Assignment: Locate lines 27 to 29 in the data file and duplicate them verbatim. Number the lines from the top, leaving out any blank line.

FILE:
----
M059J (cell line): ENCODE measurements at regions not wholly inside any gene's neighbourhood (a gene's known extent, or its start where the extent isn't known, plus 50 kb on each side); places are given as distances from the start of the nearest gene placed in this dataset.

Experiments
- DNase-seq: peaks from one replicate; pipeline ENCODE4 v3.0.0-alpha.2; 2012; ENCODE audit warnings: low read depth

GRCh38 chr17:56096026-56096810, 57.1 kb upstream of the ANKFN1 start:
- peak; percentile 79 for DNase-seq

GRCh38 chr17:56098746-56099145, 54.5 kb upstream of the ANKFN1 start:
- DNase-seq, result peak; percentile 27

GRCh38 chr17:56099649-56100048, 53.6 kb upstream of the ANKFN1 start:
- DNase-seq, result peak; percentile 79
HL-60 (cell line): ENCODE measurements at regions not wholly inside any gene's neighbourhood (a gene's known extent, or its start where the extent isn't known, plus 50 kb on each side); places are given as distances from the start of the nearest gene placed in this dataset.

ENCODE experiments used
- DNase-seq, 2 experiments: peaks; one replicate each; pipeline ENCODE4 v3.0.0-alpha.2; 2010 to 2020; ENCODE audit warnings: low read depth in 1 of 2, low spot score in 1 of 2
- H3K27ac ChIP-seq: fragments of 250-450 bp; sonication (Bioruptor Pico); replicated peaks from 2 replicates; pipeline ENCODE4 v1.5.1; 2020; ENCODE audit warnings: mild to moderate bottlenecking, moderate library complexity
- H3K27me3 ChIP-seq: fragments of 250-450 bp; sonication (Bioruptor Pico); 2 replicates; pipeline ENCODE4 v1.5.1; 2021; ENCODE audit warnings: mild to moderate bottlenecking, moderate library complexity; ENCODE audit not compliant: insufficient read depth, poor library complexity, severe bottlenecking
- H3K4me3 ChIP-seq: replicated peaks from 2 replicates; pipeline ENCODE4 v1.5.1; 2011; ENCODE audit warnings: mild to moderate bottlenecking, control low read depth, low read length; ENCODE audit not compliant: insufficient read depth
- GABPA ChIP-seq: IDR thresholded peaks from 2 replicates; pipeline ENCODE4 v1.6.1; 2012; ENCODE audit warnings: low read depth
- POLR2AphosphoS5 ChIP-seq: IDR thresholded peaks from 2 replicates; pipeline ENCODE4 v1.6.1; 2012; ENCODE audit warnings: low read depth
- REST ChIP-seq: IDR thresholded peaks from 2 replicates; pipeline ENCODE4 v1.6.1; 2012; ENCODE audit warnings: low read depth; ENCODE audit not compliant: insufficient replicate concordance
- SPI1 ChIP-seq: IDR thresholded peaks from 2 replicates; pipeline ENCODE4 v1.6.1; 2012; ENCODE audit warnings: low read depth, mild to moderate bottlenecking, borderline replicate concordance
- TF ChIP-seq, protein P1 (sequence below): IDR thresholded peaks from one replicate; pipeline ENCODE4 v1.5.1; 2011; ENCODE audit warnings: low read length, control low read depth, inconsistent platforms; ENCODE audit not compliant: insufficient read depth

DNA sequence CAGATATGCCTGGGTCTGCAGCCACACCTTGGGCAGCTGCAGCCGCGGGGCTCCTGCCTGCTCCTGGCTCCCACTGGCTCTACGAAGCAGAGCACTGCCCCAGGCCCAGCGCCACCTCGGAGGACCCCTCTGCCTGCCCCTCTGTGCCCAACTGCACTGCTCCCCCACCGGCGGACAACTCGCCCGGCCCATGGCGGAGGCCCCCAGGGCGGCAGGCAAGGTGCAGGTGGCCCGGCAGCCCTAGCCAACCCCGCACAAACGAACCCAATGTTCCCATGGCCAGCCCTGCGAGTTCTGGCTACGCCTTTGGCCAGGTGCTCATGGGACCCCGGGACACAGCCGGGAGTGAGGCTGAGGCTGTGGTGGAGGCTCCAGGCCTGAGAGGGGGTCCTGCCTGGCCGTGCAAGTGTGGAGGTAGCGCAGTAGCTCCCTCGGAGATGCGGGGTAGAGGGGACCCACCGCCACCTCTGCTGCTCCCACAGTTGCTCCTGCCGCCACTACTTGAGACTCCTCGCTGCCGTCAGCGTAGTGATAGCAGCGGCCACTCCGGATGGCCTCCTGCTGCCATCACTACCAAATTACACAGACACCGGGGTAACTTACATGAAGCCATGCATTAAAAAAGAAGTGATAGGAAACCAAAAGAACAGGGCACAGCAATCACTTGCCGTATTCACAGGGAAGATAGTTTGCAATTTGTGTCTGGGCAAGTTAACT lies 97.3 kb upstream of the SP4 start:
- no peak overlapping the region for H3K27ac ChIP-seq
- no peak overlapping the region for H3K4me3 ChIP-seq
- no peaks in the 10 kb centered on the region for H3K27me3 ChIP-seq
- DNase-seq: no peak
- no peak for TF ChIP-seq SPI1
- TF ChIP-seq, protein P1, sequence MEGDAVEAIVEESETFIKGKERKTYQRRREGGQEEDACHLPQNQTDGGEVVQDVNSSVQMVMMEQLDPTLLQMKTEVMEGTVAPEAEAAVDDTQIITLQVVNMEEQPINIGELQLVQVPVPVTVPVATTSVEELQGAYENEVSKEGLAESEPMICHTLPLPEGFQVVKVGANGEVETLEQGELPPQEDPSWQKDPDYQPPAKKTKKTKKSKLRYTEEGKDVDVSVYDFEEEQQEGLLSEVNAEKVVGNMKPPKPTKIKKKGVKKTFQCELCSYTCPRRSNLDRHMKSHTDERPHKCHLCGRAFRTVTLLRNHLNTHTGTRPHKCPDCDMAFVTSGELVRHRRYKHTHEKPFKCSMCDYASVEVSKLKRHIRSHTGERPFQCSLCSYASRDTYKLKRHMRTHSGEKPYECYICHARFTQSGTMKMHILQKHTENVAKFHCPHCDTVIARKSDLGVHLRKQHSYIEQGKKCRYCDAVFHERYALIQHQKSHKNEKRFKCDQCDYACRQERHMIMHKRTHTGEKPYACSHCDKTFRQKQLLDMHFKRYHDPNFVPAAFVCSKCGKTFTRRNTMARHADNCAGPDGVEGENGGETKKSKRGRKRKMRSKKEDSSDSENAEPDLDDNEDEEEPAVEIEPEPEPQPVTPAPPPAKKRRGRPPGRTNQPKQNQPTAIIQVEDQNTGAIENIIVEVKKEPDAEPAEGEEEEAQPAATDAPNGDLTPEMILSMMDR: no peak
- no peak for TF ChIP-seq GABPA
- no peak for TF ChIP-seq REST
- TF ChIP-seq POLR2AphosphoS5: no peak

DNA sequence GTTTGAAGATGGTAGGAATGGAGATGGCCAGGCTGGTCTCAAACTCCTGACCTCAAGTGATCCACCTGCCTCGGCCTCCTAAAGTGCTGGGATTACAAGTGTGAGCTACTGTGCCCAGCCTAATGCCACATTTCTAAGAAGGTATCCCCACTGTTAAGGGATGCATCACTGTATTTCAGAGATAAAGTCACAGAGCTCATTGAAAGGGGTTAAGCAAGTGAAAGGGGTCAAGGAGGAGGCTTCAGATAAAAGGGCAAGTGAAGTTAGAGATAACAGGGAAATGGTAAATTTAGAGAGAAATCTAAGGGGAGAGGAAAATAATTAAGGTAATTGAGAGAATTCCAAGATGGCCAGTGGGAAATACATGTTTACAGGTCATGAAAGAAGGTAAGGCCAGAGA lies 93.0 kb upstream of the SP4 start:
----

- TF ChIP-seq, protein P1, sequence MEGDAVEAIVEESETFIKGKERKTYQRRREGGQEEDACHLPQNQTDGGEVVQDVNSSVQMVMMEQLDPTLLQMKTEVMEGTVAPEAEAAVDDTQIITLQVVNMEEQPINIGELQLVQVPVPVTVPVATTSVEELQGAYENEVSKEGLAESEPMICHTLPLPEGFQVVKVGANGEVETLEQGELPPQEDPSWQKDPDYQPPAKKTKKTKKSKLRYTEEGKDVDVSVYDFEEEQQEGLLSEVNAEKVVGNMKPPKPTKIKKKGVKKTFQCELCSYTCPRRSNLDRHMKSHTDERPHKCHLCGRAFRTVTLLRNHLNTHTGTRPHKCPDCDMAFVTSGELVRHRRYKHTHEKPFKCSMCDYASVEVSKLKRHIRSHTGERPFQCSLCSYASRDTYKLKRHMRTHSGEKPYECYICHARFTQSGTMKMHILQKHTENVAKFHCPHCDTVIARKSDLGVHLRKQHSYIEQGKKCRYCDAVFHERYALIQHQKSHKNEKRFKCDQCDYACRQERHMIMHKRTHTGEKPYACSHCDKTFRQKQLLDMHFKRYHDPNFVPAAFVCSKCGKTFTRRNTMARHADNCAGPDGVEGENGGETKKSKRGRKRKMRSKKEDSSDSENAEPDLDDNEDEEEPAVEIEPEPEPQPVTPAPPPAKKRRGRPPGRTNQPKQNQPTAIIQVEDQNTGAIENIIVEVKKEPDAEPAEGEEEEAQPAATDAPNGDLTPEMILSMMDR: no peak
- no peak for TF ChIP-seq GABPA
- no peak for TF ChIP-seq REST